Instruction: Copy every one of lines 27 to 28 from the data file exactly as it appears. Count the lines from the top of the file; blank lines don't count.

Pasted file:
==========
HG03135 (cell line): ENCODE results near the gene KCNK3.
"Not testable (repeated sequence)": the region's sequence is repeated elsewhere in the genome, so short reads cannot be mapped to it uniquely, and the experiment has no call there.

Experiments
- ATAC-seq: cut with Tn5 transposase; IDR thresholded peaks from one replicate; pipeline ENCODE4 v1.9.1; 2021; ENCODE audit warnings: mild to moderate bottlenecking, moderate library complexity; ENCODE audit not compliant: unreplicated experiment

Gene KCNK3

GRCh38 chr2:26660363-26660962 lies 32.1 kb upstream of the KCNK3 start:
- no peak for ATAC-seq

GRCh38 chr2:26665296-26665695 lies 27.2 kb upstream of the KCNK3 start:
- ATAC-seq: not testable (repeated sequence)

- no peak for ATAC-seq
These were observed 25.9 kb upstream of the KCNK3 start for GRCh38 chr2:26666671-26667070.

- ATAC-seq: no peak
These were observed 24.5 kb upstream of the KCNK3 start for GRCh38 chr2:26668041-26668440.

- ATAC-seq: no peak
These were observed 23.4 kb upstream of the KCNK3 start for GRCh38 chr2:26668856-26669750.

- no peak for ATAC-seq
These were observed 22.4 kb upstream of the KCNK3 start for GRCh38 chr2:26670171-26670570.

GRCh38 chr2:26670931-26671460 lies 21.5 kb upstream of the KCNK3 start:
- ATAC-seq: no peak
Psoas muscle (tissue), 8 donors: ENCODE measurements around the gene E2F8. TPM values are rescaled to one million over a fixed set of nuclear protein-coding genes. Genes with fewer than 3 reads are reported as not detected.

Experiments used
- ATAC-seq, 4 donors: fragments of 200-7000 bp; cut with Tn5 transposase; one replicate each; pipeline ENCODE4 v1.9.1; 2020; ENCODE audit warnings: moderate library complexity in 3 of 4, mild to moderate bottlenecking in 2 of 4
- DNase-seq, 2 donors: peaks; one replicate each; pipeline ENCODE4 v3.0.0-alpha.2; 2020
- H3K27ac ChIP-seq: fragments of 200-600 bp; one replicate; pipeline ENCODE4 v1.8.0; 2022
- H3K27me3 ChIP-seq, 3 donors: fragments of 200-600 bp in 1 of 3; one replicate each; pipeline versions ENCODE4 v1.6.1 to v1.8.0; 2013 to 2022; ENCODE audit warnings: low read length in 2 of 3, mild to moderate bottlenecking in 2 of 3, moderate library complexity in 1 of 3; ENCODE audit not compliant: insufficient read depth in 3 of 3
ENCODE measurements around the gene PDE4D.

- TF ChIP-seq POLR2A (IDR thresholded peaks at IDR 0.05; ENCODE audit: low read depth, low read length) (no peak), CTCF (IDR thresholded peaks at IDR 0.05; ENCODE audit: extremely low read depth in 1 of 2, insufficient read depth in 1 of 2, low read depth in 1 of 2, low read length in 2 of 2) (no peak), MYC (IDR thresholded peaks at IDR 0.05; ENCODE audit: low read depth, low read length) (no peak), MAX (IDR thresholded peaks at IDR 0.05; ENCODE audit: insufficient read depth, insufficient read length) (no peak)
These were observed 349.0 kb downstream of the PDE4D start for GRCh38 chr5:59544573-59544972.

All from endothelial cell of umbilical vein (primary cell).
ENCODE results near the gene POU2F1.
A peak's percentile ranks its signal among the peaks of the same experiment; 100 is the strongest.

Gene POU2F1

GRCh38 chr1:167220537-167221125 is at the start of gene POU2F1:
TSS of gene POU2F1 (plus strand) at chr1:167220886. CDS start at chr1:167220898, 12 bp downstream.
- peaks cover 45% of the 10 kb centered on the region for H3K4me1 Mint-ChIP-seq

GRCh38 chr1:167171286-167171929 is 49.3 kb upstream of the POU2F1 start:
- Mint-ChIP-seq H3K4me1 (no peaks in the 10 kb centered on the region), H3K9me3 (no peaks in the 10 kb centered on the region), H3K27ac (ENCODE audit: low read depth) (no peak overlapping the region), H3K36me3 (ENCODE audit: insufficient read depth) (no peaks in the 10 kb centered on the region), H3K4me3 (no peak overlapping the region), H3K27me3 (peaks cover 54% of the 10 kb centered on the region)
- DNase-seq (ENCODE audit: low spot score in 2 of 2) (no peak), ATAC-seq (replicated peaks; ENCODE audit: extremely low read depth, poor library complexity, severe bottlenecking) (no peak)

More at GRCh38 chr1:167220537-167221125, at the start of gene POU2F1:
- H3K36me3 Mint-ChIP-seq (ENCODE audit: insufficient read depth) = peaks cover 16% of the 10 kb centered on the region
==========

- TF ChIP-seq POLR2A (IDR thresholded peaks at IDR 0.05; ENCODE audit: low read depth, low read length) (no peak), CTCF (IDR thresholded peaks at IDR 0.05; ENCODE audit: extremely low read depth in 1 of 2, insufficient read depth in 1 of 2, low read depth in 1 of 2, low read length in 2 of 2) (no peak), MYC (IDR thresholded peaks at IDR 0.05; ENCODE audit: low read depth, low read length) (no peak), MAX (IDR thresholded peaks at IDR 0.05; ENCODE audit: insufficient read depth, insufficient read length) (no peak)
These were observed 349.0 kb downstream of the PDE4D start for GRCh38 chr5:59544573-59544972.